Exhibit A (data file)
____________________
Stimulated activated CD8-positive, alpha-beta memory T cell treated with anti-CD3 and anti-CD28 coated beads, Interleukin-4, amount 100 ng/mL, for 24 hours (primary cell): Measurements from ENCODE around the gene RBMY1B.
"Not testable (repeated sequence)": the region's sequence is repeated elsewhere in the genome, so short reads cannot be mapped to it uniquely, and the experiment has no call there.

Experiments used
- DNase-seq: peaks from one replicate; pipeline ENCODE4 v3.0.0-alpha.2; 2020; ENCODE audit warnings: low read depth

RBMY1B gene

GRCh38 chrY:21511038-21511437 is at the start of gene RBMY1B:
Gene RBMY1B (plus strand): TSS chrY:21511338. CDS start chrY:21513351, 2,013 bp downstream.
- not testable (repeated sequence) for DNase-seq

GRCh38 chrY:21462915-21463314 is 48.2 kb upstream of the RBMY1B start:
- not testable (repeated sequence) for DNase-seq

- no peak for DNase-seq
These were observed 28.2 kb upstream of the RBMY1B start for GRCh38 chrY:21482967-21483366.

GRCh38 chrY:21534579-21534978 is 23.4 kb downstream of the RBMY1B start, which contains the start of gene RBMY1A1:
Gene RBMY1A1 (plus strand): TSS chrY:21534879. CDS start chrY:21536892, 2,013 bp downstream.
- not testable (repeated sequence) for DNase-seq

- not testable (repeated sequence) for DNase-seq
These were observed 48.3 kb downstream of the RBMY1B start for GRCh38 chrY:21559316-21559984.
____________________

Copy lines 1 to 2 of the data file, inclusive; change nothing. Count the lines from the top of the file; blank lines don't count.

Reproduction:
Stimulated activated CD8-positive, alpha-beta memory T cell treated with anti-CD3 and anti-CD28 coated beads, Interleukin-4, amount 100 ng/mL, for 24 hours (primary cell): Measurements from ENCODE around the gene RBMY1B.
"Not testable (repeated sequence)": the region's sequence is repeated elsewhere in the genome, so short reads cannot be mapped to it uniquely, and the experiment has no call there.